Different stakeholders have different concerns and priorities. Take this into account when delivering insight and telling the story. Those on the business side might take more interest in costs, delivery time, and sellable features. Product and operations teams might be more focussed on technical debt, avoiding urgent or complex issues, and any extra work or overtime that might be asked of them. Understand what your audience cares about and make the story relevant to them.
8. Be prepared to share your findings
When delivering insight, telling the story might be part one of two. Depending on your audience, some stakeholders might be happy to base decisions on the story alone, whereas others might use it as an introduction to further information. How did you put the story together? Can you explain some of the puzzles pieces in more detail? Providing insight isn’t about making unfounded claims, so be prepared to evidence how the story came together.
9. Offer balanced options for action
A good indicator that you’ve effectively provided insight is a stakeholder asking you for recommendations on how to move forward. Be aware of your biases and offer balanced options that don’t just serve your own needs. Sometimes you may be asked for one specific recommendation. In this case, if you avoid advocating any one option, it can be frustrating for the person seeking advice. Decide which option you would choose if it were up to you, and share your reasons to open up discussion and invite objections.
10. Remember your purpose
Testers ask questions, help minimise surprises, and enable stakeholders to make informed decisions. Going further by providing insight involves extra work and effort, so it might feel disappointing if no action is taken following your insight. However, it might be that taking no action is the best option in some cases. What’s important is that stakeholders are now fully aware of the issue and have made the conscious, informed decision not to take further action at this point. Should negative consequences arise from this in future, they will be anticipated consequences, instead of surprises.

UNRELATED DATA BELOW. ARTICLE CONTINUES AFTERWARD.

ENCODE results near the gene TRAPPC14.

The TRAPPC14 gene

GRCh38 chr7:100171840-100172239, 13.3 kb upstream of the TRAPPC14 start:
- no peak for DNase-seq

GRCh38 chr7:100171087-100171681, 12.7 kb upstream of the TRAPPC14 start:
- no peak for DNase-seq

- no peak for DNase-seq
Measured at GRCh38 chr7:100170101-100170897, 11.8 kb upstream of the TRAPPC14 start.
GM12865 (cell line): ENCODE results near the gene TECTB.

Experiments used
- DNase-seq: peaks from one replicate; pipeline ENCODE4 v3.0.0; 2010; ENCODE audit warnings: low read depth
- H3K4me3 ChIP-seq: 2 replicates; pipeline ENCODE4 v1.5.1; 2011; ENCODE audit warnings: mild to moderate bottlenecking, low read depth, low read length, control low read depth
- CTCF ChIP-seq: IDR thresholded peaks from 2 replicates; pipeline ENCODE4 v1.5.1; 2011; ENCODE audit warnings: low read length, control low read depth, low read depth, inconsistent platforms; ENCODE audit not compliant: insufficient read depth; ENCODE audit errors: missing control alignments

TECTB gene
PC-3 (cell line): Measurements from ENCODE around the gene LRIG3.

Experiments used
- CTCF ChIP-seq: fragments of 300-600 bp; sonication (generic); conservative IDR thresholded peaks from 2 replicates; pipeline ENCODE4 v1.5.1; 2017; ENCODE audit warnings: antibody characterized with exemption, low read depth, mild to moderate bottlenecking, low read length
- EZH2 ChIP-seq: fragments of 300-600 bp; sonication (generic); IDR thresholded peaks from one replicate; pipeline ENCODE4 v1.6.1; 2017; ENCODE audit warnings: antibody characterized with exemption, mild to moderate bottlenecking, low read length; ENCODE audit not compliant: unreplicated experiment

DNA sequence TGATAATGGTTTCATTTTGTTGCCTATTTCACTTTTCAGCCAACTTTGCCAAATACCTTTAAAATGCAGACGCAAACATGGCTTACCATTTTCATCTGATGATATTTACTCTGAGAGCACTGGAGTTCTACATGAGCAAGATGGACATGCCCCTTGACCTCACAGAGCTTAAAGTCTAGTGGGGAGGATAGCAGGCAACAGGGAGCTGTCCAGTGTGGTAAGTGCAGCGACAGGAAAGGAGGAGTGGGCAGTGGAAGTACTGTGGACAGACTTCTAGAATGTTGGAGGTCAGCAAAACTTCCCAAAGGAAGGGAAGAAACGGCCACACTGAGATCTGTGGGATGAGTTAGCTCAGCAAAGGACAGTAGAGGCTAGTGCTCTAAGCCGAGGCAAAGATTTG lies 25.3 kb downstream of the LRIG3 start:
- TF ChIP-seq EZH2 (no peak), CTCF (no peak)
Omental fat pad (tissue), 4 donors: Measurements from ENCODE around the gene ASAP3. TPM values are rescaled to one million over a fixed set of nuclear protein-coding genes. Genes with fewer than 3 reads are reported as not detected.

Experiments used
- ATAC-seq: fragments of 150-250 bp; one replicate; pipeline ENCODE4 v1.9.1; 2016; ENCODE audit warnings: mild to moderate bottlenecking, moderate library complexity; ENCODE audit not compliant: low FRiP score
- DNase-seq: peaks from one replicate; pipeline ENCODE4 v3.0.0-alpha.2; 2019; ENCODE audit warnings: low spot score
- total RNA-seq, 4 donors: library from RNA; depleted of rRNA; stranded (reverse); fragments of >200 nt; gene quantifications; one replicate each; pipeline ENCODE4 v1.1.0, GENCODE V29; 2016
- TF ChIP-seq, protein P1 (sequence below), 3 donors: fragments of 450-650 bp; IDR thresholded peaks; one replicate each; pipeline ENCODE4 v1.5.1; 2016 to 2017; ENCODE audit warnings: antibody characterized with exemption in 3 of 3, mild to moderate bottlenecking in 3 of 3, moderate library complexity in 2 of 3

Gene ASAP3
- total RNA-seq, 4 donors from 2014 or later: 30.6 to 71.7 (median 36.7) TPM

Do you have any other tips on how to provide insight? Please share your thoughts in the comments.
5 thoughts to “10 Tips for Testers to Provide Insight”
Thank you Cassandra for a very interesting read. Having been in testing for a long time starting in a very adversarial environment where testers and developers were both measured on bugs logged! I found that describing the behaviour rather ‘the problem’ helped conversions. Nowadays I tell everyone that I don’t find bugs, I only describe behaviour. Alongside actionable insights. ‘I’m seeing this behaviour when I do that. I actually expected this. Could we try X to get closer to expectations or am I missing some information?’
So my tip is, don’t find bugs, describe the behaviour and collaborate to reach shared understanding and agreement about what to do next.
Thanks for your comment.
That’s a great tip! It works well with the idea of, “1. Is there a problem here? 2. Are we okay with it?”
It also gets around the, “it’s not a bug, it’s a feature,” argument, as you’re framing it as behaviour and opening up a conversation from there 🙂 I also like how you frame it in terms of expectations, as I think that’s really important when thinking about UX.